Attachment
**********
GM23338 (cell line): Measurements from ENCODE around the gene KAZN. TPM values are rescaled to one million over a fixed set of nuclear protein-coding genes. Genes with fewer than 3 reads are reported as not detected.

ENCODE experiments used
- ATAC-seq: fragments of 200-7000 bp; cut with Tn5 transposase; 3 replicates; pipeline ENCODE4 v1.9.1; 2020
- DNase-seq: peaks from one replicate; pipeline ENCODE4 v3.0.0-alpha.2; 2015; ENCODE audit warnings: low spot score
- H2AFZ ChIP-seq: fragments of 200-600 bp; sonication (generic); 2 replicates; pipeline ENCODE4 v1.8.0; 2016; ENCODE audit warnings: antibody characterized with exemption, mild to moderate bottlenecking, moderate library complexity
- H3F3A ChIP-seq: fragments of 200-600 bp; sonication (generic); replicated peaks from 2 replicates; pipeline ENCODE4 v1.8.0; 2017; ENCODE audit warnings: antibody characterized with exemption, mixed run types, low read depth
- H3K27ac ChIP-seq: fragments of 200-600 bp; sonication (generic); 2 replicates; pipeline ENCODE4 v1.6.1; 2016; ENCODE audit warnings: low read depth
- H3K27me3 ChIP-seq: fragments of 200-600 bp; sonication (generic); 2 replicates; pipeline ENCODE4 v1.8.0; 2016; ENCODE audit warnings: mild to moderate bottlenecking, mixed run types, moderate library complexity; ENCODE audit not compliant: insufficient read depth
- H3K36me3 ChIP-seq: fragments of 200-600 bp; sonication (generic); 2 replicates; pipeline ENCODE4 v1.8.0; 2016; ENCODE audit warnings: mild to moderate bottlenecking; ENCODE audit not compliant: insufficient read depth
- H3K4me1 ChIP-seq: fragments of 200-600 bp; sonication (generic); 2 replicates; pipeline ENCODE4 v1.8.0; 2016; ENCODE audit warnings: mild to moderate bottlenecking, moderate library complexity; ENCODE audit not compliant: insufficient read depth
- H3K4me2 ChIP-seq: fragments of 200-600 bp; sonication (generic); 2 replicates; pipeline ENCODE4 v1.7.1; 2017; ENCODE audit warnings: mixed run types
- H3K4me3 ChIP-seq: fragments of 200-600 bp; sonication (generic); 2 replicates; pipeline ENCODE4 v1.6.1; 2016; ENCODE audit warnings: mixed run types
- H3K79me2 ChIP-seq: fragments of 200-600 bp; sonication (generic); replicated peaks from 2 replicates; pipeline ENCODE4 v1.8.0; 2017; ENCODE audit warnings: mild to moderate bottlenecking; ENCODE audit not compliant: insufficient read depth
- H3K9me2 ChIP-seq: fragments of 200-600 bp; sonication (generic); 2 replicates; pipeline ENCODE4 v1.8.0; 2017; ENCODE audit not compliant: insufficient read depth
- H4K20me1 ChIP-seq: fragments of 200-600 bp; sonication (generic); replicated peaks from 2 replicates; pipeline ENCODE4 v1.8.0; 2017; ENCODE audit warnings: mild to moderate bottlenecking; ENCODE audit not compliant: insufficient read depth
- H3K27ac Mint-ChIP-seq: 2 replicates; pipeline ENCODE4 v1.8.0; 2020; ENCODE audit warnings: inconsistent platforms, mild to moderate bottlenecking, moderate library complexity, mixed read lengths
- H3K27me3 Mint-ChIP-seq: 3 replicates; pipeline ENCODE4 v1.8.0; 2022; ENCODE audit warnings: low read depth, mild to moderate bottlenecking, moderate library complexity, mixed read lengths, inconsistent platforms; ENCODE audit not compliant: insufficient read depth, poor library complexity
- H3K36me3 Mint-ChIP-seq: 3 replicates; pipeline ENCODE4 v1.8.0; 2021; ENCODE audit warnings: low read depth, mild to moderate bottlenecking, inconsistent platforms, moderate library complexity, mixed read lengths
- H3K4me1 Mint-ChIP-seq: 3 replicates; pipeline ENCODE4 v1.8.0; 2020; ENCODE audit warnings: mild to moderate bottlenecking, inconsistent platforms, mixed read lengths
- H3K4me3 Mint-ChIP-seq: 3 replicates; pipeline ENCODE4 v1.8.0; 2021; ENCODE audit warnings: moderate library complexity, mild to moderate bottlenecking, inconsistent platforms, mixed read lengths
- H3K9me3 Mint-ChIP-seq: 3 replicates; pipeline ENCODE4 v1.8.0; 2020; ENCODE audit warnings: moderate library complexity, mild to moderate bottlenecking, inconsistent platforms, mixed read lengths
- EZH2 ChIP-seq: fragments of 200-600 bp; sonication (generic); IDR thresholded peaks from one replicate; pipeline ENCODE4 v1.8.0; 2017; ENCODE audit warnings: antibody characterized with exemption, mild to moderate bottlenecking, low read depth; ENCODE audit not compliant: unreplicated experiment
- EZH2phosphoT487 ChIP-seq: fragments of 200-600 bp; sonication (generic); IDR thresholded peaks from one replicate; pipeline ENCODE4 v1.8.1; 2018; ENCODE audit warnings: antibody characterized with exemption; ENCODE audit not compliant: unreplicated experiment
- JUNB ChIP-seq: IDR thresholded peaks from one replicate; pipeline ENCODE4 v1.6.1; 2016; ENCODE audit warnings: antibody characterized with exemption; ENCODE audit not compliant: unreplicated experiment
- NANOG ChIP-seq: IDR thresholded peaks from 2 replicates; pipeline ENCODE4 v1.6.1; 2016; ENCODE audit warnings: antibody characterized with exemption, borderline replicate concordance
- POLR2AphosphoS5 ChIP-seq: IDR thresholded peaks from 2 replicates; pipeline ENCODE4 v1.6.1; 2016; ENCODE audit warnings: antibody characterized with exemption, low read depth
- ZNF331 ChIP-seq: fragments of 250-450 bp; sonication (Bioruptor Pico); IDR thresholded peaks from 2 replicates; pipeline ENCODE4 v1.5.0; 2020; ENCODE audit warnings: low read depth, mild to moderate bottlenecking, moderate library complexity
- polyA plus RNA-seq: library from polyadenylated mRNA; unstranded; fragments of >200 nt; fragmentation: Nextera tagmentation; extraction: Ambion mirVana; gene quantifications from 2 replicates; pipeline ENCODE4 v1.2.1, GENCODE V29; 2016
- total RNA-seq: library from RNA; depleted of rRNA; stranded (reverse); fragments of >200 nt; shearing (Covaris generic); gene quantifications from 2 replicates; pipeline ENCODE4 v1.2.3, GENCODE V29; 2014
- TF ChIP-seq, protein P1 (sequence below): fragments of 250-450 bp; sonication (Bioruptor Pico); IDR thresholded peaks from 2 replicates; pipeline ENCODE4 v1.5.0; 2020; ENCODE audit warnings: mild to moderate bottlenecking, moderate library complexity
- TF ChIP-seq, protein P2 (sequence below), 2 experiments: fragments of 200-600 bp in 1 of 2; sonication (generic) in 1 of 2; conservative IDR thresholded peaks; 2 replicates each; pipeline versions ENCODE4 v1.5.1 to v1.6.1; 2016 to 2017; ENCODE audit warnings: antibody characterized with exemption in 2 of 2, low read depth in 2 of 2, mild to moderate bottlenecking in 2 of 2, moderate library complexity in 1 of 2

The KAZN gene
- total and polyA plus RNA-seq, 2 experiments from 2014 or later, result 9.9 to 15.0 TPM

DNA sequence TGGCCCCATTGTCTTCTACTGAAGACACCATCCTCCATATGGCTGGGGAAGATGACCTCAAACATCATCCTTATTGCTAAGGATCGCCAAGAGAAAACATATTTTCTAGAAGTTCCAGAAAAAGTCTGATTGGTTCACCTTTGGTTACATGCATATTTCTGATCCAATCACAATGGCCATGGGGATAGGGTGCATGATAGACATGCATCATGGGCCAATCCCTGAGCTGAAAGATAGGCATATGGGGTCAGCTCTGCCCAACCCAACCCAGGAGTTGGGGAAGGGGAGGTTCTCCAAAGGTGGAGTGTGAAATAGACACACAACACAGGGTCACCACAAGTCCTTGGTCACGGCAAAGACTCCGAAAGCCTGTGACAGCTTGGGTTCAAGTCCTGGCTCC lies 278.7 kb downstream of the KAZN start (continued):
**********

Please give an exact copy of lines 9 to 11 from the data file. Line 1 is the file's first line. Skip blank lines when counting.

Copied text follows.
- H3K36me3 ChIP-seq: fragments of 200-600 bp; sonication (generic); 2 replicates; pipeline ENCODE4 v1.8.0; 2016; ENCODE audit warnings: mild to moderate bottlenecking; ENCODE audit not compliant: insufficient read depth
- H3K4me1 ChIP-seq: fragments of 200-600 bp; sonication (generic); 2 replicates; pipeline ENCODE4 v1.8.0; 2016; ENCODE audit warnings: mild to moderate bottlenecking, moderate library complexity; ENCODE audit not compliant: insufficient read depth
- H3K4me2 ChIP-seq: fragments of 200-600 bp; sonication (generic); 2 replicates; pipeline ENCODE4 v1.7.1; 2017; ENCODE audit warnings: mixed run types